Literally attaching your child to your person, by way of wrap, sling, or other carrier does wonders. You can run around with free hands. You won’t kill yourself carrying an ever-heavier car seat. You can turn a cantankerous baby or toddler into a calm (or unconscious) one in no time flat. It’s like putting them back in the womb and it’s good for everyone.


Cloth Diapering

Enviornment Schmenviornment. My interested in cloth diapers started the first second pregnant me looked at the price of disposables. Go cloth and you can save a grand or two with one kid, no fooling. Also: surprisingly less gross. Look, you’re going to become good friends with your baby’s poop no matter what but at least cloth holds the sloppy ones in better. And paper diapers smell weird, and have a weird texture, and I hate them anytime I use them. Parents who go cloth weirdly enjoy diapering. It’s a thing. Course it could be because they are WICKED CUTE:


Water birth

I don’t even know but I think it’s a thing, with good, strong, natural reasons like it being an easier transition for the baby to be born underwater or something. Don’t know, don’t care. You know why I had a water birth? Cause that’s where I was. The Jacuzzi was COMFY, you guys, it made labor suck a little less. By the time my kid came out of me, I wouldn’t have been anywhere else. I’m sure there are a lot of benefits to being in certain positions you can better achieve on land, but it’s like sex, okay? I don’t always want to have to focus my strength and energy on extraneous stuff; sometimes I want to lie back and go along for the ride.


Follow Your Own Instincts

Don’t do anything I say. Who am I to tell you what to do? That has to be the ultimate hippie parenting answer, doesn’t it? I mean, really? Don’t let anyone bully you into any parenting choices, no matter what they are. No one on the planet knows how to parent your kid better than you.

But come to me anytime you think you need to justify doing what you want to do. I’m super good at it!

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Whining about a Cold


We’ve been sick for over a week. Just a cold we can’t kick, so we’re not desperately suffering, but we’re fairly annoyed and unhappy. No work for Andy, no preschool for the baby, no hanging at the coffee shop and writing for me. I don’t know how I managed to work my shift Saturday because today I finally had to go out into the world to scavenge for food and it made me angry. Couldn’t give you a good reason, other than I was exhausted and unfed and  HOW MANY BAGS OF CHICKEN NUGGETS DO I HAVE TO LOOK THROUGH BEFORE I FIND ONE MADE OF CHICKEN????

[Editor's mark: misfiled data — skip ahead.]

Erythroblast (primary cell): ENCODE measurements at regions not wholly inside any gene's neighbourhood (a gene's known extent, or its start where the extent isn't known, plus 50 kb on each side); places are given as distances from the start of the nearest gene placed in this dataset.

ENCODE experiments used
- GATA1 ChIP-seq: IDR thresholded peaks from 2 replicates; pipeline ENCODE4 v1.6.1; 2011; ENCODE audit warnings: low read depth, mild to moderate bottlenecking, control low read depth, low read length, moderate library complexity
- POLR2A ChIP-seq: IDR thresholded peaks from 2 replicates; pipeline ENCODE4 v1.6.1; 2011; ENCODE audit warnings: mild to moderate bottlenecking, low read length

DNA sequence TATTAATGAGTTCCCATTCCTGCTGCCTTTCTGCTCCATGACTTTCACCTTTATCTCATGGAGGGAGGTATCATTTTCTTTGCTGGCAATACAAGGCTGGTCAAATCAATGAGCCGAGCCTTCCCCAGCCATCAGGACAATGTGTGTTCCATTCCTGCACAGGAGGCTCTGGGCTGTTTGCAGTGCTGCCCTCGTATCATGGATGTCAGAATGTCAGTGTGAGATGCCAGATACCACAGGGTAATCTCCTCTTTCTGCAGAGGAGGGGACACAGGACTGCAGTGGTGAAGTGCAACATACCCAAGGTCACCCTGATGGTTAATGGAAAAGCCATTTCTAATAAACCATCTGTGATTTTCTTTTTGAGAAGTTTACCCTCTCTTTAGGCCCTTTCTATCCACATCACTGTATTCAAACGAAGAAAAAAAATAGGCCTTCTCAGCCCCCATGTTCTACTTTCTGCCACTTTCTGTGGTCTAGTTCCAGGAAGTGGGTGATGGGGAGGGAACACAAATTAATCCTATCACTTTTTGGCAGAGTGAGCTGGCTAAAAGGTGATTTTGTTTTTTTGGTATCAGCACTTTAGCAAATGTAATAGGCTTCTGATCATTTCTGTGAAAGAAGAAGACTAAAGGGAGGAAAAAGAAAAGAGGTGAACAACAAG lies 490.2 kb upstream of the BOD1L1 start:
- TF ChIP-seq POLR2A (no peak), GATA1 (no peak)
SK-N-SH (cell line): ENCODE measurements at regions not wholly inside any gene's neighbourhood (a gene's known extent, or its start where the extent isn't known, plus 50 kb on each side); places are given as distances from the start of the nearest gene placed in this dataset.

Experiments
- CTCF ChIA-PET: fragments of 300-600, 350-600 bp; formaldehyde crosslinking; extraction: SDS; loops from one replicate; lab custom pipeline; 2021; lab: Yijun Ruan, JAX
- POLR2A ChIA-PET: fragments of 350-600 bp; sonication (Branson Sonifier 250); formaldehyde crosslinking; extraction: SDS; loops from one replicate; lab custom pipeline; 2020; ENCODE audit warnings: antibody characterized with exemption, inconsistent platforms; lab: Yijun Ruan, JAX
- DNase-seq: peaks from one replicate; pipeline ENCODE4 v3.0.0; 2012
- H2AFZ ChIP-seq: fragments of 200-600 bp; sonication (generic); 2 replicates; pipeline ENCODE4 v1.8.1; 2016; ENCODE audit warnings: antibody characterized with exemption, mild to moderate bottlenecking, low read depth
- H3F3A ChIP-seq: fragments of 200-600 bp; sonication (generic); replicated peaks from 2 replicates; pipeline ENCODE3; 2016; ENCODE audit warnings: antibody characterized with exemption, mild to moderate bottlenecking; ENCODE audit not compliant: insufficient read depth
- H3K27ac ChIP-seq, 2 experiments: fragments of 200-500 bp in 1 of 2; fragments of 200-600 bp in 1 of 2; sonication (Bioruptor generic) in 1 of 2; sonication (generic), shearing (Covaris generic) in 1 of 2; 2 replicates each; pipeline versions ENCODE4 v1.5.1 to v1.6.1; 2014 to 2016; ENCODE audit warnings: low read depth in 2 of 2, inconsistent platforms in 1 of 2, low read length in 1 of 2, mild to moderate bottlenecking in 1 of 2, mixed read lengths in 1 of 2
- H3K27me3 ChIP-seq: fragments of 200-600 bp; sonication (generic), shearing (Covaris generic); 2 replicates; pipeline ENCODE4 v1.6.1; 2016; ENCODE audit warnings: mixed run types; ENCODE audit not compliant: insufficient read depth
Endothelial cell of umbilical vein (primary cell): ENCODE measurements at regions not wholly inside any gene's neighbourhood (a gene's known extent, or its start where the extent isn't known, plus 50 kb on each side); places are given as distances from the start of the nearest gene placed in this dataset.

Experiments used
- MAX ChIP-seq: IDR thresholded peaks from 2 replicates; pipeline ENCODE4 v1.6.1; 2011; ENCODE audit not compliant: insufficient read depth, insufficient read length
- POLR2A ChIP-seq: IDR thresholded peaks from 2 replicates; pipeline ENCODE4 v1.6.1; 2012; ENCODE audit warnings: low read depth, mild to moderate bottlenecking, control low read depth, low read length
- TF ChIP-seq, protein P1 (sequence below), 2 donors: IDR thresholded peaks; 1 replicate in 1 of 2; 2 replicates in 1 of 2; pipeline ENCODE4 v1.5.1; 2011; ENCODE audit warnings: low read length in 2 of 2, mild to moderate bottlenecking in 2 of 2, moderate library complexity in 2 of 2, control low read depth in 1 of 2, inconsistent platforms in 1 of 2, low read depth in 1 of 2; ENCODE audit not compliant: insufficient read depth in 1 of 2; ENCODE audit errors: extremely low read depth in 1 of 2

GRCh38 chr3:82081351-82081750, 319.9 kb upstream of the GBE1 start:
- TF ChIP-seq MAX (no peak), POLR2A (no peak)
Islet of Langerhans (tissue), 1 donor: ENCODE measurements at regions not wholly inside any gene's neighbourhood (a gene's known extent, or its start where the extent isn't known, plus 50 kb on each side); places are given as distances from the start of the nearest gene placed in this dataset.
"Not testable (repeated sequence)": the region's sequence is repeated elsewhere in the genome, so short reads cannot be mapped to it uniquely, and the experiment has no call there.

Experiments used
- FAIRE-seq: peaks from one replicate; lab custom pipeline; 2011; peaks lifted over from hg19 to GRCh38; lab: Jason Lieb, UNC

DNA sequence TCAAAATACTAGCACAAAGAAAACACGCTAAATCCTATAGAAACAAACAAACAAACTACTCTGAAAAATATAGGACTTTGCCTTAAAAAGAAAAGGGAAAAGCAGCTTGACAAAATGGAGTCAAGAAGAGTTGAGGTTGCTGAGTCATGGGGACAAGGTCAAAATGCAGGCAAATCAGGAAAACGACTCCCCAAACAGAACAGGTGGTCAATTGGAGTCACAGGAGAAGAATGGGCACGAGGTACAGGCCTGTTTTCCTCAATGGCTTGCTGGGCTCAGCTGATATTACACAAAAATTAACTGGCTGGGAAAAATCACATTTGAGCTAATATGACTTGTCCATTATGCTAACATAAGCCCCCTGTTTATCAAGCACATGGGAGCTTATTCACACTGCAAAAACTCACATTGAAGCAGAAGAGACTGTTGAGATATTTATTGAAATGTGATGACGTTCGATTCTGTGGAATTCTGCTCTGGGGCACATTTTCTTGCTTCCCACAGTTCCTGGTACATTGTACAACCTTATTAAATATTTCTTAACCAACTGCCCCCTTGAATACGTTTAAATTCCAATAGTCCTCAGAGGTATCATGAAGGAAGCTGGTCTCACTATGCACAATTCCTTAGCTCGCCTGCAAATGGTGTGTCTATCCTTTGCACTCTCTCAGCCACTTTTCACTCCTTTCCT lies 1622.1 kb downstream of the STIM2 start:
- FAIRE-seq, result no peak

There have been some perks, though. All last week my husband was home with me! It was like a vacation, only where everybody’s miserable and watching non-stop TV. Also, the kid and I were trapped at my folks’ house in the very beginning because I jacked up some nerve in my neck and had to stay longer because I couldn’t drive the car home. I think that was too many “becauses.” But my mommy came home from work with drugs and treats and took care of me! I MISS THAT!

Good thing I’ve had TV to take care of my kid this week at home.



I don’t think the angle’s great from down there but whatever.

The poor baby keeps singing the “Friends” song from her school and asking about them. She talks about the zoo and her best friend she went there with. She looks out the window and talks about the little girl across the street. Poor little imprisoned baby. Don’t even let her see a picture of a swing: her agony is heartbreaking.

Me, I feel myself comfortably sinking into a permanent existence in my jammies on the couch clutching my Kindle. It’s only that child who actually wants to BE ALIVE ruining it for me.

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Home Economics and the Selfish Parent


I’ve been thinking about economics lately. No, really! Okay, sort of.


First, listen to this:


Are you done? No, you’re not. You didn’t listen. That’s okay. It took me a couple of toddler naptimes over a couple of days but it was totally worth it. It’s an hour-long podcast of a bunch of economists talking parenting. And a lot more fun than it sounds. The sum-up is thus (and here I’m also including stuff I read in a book by podcast contributor Bryan Caplan called Selfish Reasons to Have More Kids: Why Being a Great Parent is Less Work and More Fun than You Think): Twin and adoption studies have shown us that the way we raise our kids has far less influence on who they are going to be than we wish it did. Health, level of education, income, general happiness, even how law-abiding they are – these things are going to be what they’re going to be regardless of how we parent them.